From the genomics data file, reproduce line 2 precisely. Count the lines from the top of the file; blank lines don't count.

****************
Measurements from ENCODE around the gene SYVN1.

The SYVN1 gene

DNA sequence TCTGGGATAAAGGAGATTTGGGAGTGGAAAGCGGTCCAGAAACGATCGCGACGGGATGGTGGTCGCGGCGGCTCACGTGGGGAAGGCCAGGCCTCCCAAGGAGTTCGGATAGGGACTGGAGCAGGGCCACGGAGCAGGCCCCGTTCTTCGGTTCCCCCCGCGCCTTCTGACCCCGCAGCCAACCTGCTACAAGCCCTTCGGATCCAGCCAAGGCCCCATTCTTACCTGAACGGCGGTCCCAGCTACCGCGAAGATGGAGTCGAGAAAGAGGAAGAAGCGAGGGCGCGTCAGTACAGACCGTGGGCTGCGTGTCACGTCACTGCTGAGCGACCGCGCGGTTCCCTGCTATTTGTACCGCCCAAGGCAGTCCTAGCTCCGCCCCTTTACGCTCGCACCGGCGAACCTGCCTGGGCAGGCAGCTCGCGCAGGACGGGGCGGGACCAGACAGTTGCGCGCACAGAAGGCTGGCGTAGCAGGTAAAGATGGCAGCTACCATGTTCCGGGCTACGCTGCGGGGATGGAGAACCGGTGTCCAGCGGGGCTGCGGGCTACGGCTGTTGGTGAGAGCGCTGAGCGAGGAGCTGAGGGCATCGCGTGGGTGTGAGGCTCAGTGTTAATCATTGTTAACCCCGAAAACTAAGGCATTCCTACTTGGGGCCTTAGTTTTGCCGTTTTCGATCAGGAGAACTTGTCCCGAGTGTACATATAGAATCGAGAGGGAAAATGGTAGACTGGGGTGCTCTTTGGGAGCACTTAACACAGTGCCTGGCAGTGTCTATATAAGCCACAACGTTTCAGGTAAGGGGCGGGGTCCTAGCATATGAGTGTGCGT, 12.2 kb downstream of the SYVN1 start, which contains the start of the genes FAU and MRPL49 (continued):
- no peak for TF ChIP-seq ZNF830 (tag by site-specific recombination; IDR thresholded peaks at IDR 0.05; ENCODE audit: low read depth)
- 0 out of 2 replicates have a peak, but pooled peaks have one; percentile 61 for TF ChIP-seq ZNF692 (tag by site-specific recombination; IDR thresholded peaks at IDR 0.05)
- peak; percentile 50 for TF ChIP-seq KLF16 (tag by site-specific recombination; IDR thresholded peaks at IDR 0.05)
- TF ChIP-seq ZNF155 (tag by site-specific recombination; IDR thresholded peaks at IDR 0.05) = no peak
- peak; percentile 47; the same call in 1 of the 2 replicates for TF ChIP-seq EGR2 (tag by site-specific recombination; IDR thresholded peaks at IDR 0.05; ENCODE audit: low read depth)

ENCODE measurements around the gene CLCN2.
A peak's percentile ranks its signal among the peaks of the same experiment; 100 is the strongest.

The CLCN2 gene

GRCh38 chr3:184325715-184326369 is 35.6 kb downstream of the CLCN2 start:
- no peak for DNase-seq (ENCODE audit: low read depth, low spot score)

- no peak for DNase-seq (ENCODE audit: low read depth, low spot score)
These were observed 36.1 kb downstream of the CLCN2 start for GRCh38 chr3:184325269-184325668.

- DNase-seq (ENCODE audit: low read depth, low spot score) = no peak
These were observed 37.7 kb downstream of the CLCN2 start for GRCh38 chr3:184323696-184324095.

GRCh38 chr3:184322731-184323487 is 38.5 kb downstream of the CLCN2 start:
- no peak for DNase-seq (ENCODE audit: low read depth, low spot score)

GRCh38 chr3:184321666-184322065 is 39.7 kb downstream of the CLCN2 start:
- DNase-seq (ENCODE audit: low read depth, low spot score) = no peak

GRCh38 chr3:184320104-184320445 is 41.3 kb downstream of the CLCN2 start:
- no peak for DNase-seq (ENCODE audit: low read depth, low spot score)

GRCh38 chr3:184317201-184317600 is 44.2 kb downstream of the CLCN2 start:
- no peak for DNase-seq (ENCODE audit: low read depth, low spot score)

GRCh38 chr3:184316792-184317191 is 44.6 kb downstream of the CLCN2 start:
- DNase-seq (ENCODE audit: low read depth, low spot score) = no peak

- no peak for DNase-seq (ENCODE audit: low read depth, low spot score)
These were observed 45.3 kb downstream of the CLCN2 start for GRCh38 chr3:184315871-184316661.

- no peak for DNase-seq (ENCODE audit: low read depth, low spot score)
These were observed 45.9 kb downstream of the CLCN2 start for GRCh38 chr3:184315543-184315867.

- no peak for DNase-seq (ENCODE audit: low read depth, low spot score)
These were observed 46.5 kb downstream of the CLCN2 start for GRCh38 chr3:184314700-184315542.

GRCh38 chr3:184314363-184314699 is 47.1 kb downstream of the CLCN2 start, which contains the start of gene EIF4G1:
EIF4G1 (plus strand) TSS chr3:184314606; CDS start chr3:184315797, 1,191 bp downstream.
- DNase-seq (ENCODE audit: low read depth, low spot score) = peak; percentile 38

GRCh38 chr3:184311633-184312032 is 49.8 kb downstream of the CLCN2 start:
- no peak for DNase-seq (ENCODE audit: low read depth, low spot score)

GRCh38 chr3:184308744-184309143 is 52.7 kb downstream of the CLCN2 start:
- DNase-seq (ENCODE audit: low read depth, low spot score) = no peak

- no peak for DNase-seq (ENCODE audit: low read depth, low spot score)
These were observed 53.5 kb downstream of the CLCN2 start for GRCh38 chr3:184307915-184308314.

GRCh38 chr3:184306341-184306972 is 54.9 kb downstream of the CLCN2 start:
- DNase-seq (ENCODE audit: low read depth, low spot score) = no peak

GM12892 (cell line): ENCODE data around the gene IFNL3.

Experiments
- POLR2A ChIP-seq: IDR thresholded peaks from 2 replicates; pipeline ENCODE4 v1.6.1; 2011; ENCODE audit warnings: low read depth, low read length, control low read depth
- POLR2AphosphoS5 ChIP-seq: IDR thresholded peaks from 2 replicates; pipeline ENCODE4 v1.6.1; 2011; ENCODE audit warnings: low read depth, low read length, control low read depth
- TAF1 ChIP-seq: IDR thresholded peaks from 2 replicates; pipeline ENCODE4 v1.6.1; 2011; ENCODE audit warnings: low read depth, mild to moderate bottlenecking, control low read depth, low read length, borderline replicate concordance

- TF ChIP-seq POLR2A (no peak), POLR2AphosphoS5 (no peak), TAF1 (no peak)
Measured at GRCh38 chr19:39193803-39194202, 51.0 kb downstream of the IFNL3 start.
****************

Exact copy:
The SYVN1 gene